Peter Costello

Media Transcripts

Transport Industry, Auslink, Excise, House Prices, Interest Rates, Free Trade Agreement

TRANSCRIPT
THE HON PETER COSTELLO MP
Treasurer

Doorstop Interview

2004 National Livestock Transporters Annual Conference
Old Woolstore Hotel
Hobart

Saturday, 17 July 2004
9.10 am

 

SUBJECTS: Transport Industry, Auslink, Excise, House Prices, Interest Rates, Free Trade Agreement

JOURNALIST:

Now first did you want to start off by telling us a little bit about Livestock Transporters? What are some of the things the Government are doing and are you addressing their concerns about these new regulations concerning fatigue?

TREASURER:

Well, the Australian Government has made a massive investment in re-building Australia’s road infrastructure. That is our Auslink Program, it is an $11.8 billion program over five years. It will allow us to upgrade the nation’s highways, which are the arteries of trade and commerce, and it will allow us to determine national strategic priorities, particularly the interchange between road and shipping at port access. In addition to that the Australian Government has reduced diesel excise for the transport industry. It was 43 cents a litre and we have brought it down to 20 cent a litre. And we have just announced a new program to commence from July of 2006 which will abolish many of the complexities in relation to zones and the complexity in relation to claiming those credits. So, we are very, very focussed on ensuring that Australia’s transport industry is efficient and it is for this reason that if you can transport goods in Australia efficiently, you can get them to market or you can get them to retail at cheaper prices for consumers. That is what is in it for the Australian public.

JOURNALIST:

What about fatigue? What are the proposed changes there though?

TREASURER:

Well, we have said that we at the national level will work with the States and we will work with the industry to ensure that there is a proper balance between safety and efficiency. If fatigue means that drivers crash, lose their lives, their health or their cargos it is in no-ones interest. We need a safe industry. But we have to do it in a way which is efficient. And it is a question of getting a balance there and we will work with the stakeholders to ensure that there is a proper balance.

JOURNALIST:

Is the Government concerned about the Reserve Bank’s Report this week that there appears to be a softening in house prices?

TREASURER:

My view has been for eighteen months to two years that the level of increase in house prices would not continue. In fact, you would not want it to continue, it has been very strong over the last, let’s say, five or six years and we would prefer to see a plateauing in relation to house prices so that the market takes a bit of a pause and catches breath and is more sustainable over the years to come.

JOURNALIST:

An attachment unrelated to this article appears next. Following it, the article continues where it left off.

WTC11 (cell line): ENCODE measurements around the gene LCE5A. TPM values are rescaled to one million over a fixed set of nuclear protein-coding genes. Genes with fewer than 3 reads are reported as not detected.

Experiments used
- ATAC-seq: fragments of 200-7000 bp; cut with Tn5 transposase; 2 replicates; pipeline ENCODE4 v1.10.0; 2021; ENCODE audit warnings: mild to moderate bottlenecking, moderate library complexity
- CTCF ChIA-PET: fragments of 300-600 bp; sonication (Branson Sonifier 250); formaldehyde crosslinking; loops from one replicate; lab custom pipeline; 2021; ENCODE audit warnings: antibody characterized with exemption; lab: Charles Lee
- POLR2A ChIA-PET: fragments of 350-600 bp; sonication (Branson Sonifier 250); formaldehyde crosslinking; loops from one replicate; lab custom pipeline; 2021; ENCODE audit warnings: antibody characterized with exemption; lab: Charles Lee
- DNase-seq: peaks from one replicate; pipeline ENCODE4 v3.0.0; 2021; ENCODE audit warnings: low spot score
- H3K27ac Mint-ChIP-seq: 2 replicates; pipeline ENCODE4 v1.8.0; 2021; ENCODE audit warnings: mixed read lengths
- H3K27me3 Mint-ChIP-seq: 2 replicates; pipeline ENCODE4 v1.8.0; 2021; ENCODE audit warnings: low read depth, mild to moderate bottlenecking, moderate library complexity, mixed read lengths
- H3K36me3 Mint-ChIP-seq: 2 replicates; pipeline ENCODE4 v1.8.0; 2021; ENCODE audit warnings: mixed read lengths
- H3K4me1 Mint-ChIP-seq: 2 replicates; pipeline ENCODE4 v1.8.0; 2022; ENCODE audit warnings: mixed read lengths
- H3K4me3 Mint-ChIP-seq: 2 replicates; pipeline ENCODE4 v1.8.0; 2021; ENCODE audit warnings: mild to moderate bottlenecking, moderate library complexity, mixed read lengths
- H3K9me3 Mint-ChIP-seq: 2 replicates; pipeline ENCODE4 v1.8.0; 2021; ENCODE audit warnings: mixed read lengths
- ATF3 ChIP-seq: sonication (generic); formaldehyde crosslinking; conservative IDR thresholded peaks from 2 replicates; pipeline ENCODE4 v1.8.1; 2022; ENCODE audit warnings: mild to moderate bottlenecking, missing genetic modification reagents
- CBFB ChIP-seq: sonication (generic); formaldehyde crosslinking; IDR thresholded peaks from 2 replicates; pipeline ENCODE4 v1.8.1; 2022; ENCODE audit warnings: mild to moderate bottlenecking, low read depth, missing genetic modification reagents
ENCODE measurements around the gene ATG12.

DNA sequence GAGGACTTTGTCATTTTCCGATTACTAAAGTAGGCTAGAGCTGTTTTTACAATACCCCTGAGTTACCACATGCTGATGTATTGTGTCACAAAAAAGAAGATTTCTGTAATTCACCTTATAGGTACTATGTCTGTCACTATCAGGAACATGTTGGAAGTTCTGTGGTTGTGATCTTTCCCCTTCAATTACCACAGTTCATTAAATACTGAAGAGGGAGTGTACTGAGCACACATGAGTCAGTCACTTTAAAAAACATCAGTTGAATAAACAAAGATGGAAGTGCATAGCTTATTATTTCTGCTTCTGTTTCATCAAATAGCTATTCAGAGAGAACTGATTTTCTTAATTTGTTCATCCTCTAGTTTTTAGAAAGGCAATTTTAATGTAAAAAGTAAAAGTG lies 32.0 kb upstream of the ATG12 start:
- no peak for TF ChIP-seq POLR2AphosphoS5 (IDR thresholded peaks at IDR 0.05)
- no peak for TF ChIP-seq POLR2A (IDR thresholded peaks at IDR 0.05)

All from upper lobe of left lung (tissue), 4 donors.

What sort of effect do you see this having on interest rates?

TREASURER:

Well, we don’t target interest rates to house prices. What we do is we target interest rates at inflation. If we can keep inflation low in Australia, as we have at the moment, we have got inflation at the lower end of the band at about 2 per cent, then that is the indicator that the Bank will be targeting when it fixes interest rate policy.

JOURNALIST:

Obviously good news with the US Senate giving its tick of approval to the Free Trade Agreement. Are you confident that the Labor Government is going to give its seal of approval?

TREASURER:

Well this is a fantastic thing for Australia. We have the world’s largest economy, the United States, it has 300 million people. We are a country of 20 million people. If our exporters can get the opportunity to sell more freely to the world’s largest market that is going to be good for them and it is going to be good for our country. Now, the American Congress has now approved the Free Trade Agreement. It is up to the Australian Parliament to do it. We know that the Government supports it and it will clear the House of Representatives. I call on the Australian Labor Party to stop mucking around, stop trying to delay, come out and support what it knows is in Australia’s interest and announce that it will vote for the Free Trade Agreement in the Senate. Now, most of the State Labor Governments, I think nearly all of them, support it. Mr Latham is trying to play cheap politics in relation to that and I say to him, stop playing the cheap politics. Get on and do something that is in Australia’s national interest.

JOURNALIST:

How devastating would it be should it be blocked?

TREASURER:

Practically every country in the world is trying to get a Free Trade Agreement with the United States - 300 million people in the world’s largest economy. We are the first developed nation in the world that has got one. If we vote it down there will be 100 other nations that will line up to negotiate one and vote it through. You would be looking a gift horse in the mouth. And so I say to Mr Latham, quit the posturing, quit the cheap populist politics, get on and do something for Australia’s national interest.

JOURNALIST:

Treasurer do you have a keen interest in Tasmanian affairs and if so, will you be planning a longer trip next time? And when will that be?

TREASURER:

Oh absolutely. I hope to return either during or before the next election campaign, depending on when the next election is called. It is always a wonderful opportunity to be here to support my colleagues who are running for election, and our Senate Team, and to support issues which I think are in the interests of Tasmania. And can I say, creating an economic climate where people can keep their jobs, and afford their mortgages, and don’t have their savings eaten away by inflation is a very big part of that which all Australians, including Tasmanians, benefit from. Thanks very much.

19 Jul 2004

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